Alison Désir

More than 100 people are set to run a relay spanning from Harlem, New York to Washington, DC in time to participate in the Women's March planned around Donald Trump's inauguration on January 20.

After watching Trump win the presidency and feeling "unable to reconcile" what she witnessed, Alison Désir decided she couldn't sit idly by and launched a campaign to run the 240 miles from New York to the nation's capital–all while raising money for Planned Parenthood.

Advertisement

The project originally started with four women. They called the project “Four Women Run for All Women” and turned to online crowdfunding platform GoFundMe to fundraise, with the goal of raising $44,000 for the reproductive health provider in honor of the 44th president, Barack Obama.

But the campaign has found such immense support online–raising $32,000 from more than 750 donors in just one week–that the organizers have had to move their goalposts. In addition to the four original female runners, supporters will join as part of a relay to DC, and supporters from around the world are planning runs in solidarity.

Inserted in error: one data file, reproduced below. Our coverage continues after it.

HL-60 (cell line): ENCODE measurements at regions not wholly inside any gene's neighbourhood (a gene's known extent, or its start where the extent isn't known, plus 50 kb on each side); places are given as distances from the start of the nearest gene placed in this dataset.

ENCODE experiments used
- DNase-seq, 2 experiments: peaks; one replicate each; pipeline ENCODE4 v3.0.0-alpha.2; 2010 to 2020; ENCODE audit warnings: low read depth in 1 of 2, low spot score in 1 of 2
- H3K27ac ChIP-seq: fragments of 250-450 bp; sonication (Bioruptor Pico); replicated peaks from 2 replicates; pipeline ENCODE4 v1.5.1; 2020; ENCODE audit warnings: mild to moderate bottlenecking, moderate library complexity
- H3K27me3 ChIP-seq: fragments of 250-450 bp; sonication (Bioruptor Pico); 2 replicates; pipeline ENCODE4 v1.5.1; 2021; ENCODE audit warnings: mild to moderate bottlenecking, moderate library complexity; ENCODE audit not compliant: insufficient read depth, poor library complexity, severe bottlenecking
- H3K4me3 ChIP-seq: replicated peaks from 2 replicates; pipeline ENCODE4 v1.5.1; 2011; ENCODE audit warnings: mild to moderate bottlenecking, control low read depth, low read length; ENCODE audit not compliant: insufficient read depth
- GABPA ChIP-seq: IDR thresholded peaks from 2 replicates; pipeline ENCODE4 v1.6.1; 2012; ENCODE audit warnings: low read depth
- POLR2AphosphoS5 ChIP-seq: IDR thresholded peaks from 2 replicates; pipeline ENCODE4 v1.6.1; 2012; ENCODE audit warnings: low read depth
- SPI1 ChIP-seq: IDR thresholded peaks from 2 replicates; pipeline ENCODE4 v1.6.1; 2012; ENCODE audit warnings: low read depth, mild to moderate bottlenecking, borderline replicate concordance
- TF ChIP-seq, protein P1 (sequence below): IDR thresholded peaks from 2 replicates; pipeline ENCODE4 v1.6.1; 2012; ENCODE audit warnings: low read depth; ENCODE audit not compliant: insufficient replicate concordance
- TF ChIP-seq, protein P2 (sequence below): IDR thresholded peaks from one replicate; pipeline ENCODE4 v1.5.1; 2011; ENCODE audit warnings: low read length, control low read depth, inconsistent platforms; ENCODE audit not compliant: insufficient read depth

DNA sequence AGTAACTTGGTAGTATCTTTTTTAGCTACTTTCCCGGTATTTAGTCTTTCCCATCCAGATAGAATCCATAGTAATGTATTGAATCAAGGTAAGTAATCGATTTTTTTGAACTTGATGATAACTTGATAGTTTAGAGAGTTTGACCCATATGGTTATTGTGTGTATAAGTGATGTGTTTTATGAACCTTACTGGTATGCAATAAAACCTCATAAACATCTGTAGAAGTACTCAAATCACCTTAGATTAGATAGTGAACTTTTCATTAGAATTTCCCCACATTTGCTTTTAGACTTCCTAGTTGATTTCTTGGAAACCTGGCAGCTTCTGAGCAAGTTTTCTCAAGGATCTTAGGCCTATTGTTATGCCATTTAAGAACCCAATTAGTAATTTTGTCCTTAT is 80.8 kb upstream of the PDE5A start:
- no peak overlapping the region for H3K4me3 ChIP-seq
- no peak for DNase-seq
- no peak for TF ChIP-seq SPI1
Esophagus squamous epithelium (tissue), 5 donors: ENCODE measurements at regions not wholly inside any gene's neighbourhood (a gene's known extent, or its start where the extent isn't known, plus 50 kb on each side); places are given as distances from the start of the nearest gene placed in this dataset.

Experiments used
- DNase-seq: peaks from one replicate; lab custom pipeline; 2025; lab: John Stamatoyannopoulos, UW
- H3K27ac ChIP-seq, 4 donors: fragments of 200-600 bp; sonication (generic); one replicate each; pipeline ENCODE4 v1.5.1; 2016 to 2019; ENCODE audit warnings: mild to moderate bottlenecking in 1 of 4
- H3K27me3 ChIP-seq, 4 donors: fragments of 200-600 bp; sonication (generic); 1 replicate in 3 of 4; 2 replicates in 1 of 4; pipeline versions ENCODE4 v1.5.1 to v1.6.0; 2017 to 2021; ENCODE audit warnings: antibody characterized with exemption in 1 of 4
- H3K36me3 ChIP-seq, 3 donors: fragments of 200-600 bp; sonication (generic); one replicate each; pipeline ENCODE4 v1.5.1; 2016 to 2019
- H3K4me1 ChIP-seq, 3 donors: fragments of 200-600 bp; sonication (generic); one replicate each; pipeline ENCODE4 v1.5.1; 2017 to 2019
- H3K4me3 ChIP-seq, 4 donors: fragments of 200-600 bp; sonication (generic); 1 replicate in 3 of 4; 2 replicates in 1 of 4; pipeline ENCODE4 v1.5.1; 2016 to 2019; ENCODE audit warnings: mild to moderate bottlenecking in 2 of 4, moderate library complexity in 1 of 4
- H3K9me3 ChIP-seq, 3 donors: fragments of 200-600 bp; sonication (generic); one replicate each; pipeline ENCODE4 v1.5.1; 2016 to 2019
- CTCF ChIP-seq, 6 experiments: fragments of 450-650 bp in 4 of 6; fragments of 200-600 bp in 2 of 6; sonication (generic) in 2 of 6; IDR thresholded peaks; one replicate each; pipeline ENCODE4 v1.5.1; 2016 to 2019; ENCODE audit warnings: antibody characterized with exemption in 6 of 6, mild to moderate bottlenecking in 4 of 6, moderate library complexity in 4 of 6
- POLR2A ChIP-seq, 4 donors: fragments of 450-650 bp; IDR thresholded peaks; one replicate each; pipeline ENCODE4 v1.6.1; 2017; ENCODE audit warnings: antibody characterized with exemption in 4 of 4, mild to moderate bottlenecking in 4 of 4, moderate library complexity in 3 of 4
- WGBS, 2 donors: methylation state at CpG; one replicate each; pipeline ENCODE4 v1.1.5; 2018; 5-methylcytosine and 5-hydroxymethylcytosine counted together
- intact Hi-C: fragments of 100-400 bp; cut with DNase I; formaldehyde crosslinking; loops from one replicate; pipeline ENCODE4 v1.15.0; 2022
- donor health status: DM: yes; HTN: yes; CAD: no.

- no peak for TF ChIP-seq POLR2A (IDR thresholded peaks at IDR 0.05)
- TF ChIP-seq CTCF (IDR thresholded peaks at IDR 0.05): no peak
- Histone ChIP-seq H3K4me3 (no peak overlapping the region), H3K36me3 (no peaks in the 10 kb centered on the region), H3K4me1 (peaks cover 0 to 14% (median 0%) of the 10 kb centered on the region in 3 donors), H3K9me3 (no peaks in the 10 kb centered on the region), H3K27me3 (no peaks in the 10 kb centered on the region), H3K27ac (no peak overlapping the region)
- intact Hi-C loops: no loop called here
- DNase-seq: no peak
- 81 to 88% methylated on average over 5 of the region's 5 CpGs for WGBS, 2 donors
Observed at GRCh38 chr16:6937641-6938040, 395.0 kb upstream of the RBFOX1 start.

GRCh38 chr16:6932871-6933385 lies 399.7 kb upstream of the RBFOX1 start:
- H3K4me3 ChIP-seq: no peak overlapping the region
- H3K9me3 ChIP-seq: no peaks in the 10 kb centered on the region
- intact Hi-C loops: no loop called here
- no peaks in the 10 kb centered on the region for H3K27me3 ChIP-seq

Advertisement

"It's no secret that this incoming administration and Congress have a target on women's right to choose and women’s health," Désir wrote on her original post. The run, she said, was her response to that threat.

While Republicans in Congress are busily working to defund Planned Parenthood, the organization's president Cecile Richards tweeted in support of the run, which is now trending on GoFundMe.

One supporter of the campaign, who contributed more than $1,000, wrote that "as a feminist who came of age in the early 70s, I never thought we would be in a position today to have to fight the battles once again for women's rights."

Advertisement

Advertisement

In another update, Désir wrote that history has proven women are a "creative, resilient and affirming bunch."

"I would like to say that I am feeling an incredible mix of emotions–at once in disbelief but also feeling that of course this would be possible–we are women, after all," she wrote.